A man collects oil from the wastage lather at Hazaribagh tannery area in Dhaka, Bangladesh.  This oil will be used for making soap.
A man collects oil from the wastage lather at Hazaribagh tannery area in Dhaka, Bangladesh. This oil will be used for making soap.
A worker cleans the lather processing drum at the highly polluted Hazaribagh tannery area on the banks of the River Buriganga in Dhaka, Bangladesh
A worker cleans the lather processing drum at the highly polluted Hazaribagh tannery area on the banks of the River Buriganga in Dhaka, Bangladesh
A Bangladeshi worker processes animal hides in the tannery at Hazaribagh, Dhaka, Bangladesh. The water they're wading in, without shifty materials, is laced with toxic compounds including arsenic and chromium sulfate. These chemicals make the leather soft and supple, but can cause cancer in humans, Hazaribagh tannery area on the banks of the River Buriganga in Dhaka, Bangladesh.
A Bangladeshi worker processes animal hides in the tannery at Hazaribagh, Dhaka, Bangladesh. The water they’re wading in, without shifty materials, is laced with toxic compounds including arsenic and chromium sulfate. These chemicals make the leather soft and supple, but can cause cancer in humans, Hazaribagh tannery area on the banks of the River Buriganga in Dhaka, Bangladesh.
Bangladeshi workers process leather inside a factory at the highly polluted Hazaribagh tannery area on the banks of the River Buriganga in Dhaka, Bangladesh
Bangladeshi workers process leather inside a factory at the highly polluted Hazaribagh tannery area on the banks of the River Buriganga in Dhaka, Bangladesh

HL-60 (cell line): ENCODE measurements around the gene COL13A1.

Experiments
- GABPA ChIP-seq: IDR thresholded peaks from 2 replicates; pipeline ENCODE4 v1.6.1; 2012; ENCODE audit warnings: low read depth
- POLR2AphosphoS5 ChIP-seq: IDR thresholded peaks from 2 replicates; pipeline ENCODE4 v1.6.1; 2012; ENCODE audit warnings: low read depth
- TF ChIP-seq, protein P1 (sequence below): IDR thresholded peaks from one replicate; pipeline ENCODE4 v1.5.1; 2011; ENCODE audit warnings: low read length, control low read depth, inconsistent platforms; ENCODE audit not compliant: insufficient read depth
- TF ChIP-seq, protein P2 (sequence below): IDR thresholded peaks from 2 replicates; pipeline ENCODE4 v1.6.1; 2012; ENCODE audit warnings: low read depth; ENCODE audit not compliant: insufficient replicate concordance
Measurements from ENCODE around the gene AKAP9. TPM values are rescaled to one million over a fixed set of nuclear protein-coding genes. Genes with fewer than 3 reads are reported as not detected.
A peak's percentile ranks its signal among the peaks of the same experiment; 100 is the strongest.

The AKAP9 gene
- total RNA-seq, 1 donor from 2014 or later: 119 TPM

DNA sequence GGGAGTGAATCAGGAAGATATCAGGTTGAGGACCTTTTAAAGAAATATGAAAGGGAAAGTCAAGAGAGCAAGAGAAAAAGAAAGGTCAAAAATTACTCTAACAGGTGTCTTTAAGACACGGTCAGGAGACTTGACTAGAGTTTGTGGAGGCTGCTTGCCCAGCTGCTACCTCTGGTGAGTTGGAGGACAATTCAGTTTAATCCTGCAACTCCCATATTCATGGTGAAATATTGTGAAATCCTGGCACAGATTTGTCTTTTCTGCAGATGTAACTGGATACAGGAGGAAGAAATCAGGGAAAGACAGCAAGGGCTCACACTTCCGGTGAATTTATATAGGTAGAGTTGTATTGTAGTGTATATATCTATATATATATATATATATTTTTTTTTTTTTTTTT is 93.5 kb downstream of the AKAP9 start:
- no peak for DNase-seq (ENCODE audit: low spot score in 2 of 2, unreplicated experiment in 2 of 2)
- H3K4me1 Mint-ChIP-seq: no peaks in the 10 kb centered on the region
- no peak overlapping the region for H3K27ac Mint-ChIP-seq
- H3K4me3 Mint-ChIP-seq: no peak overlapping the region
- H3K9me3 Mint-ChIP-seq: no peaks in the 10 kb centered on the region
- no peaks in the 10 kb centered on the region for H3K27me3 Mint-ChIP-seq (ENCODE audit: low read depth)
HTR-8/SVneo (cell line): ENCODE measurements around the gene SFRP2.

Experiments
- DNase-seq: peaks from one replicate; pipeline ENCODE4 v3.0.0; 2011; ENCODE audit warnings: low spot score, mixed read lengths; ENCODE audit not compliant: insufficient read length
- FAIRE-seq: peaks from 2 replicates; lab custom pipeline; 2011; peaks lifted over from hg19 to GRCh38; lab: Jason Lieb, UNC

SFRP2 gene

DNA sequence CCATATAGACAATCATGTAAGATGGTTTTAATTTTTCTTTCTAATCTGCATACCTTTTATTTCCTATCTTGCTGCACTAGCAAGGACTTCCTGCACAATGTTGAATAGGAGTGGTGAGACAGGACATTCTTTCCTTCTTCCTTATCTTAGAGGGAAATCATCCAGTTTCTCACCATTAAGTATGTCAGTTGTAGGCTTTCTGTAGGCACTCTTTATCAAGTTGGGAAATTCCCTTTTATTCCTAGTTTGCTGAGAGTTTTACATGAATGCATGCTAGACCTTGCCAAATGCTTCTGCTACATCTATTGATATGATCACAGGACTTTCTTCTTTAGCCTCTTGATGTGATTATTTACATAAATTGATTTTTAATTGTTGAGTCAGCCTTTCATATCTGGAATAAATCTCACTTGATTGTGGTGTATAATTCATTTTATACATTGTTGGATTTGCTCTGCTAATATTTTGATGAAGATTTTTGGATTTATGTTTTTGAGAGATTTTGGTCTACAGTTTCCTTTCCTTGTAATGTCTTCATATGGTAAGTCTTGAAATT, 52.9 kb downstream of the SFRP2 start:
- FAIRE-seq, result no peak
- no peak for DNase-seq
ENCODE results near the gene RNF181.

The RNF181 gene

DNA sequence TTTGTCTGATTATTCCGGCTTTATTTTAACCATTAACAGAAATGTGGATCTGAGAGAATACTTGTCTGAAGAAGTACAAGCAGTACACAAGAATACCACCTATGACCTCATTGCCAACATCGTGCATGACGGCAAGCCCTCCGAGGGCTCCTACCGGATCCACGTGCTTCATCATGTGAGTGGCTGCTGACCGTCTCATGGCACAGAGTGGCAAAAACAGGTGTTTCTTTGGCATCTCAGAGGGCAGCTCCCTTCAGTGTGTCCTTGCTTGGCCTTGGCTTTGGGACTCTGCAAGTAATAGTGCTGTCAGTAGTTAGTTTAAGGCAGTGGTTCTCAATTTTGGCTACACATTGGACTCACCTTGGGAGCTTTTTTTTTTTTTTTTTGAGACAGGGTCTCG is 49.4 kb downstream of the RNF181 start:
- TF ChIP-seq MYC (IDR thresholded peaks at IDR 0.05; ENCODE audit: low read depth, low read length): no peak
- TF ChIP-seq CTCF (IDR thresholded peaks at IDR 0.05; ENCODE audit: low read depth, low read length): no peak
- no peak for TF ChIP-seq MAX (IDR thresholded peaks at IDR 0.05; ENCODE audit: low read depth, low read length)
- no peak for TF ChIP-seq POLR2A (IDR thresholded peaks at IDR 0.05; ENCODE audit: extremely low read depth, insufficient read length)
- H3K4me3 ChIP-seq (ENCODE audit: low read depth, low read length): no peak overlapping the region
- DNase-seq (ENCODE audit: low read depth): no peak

Kids play where trash and toxic chemicals fill canals which flow out into the Buriganga River. Hazaribagh was just listed in a report by Green Cross Switzerland and Blacksmith Institute as the 5th most polluted place on earth. It houses 95% of Bangladesh's leather tanneries, and every day 30,000 cubic liters of toxic waste are being dumped, including the cancer-causing chromium, into the capital city's main river and key water supply, the Burgiganga, in Dhaka, Bangladesh.
Kids play where trash and toxic chemicals fill canals which flow out into the Buriganga River. Hazaribagh was just listed in a report by Green Cross Switzerland and Blacksmith Institute as the 5th most polluted place on earth. It houses 95% of Bangladesh’s leather tanneries, and every day 30,000 cubic liters of toxic waste are being dumped, including the cancer-causing chromium, into the capital city’s main river and key water supply, the Burgiganga, in Dhaka, Bangladesh.

A Documentary shooted by Suvra Kanti Das. Dhaka’s Hazaribagh area, widely known for its tannery industry, has been listed as one of the top 10 polluted places on earth by two international research organizations. At least 160,000 people have become victims of pollution due to the presence of toxic chemicals, mainly chromium.

Tanneries in the city’s Hazaribagh area discharge more than 30,000 square meters of liquid wastes every day. These harmful wastes, including chromium, lead, sulphur, ammonium, salt and other materials, are severely polluting the capital city and the river Buriganga. Apart from hexavalent chromium, which is a well-known carcinogen, workers and residents of Hazaribagh also face a number of less severe but common health problems every day. Skin and respiratory diseases, for instance, result from repeated exposure to hazardous chemicals when measuring and mixing them as part of the tanning process. Acid burns, rashes, aches, dizziness, and nausea are also common health problems faced by local residents.
The homes of tannery workers in Hazaribagh are built next to contaminated streams, ponds, and canals. Informal leather recyclers who burn scraps of leather to produce a number of consumer products also heavily pollute the air. There are 270 registered tanneries in Bangladesh, employing around 8,000-12,000 people. Around 95% of the tanneries are located in Hazaribagh on 25 hectares of land, and most use old, outdated and inefficient processing methods. All the toxic wastewater eventually makes its way into the Buriganga River, which is considered to be Dhaka’s lifeline. Thousands of people depend on the river daily for bathing, washing clothes, irrigation of food and transportation of goods. The river has suffered extreme biodiversity loss and has now turned black. (via Unframe)

Dhaka, Bangladesh. Years 2014 – 2015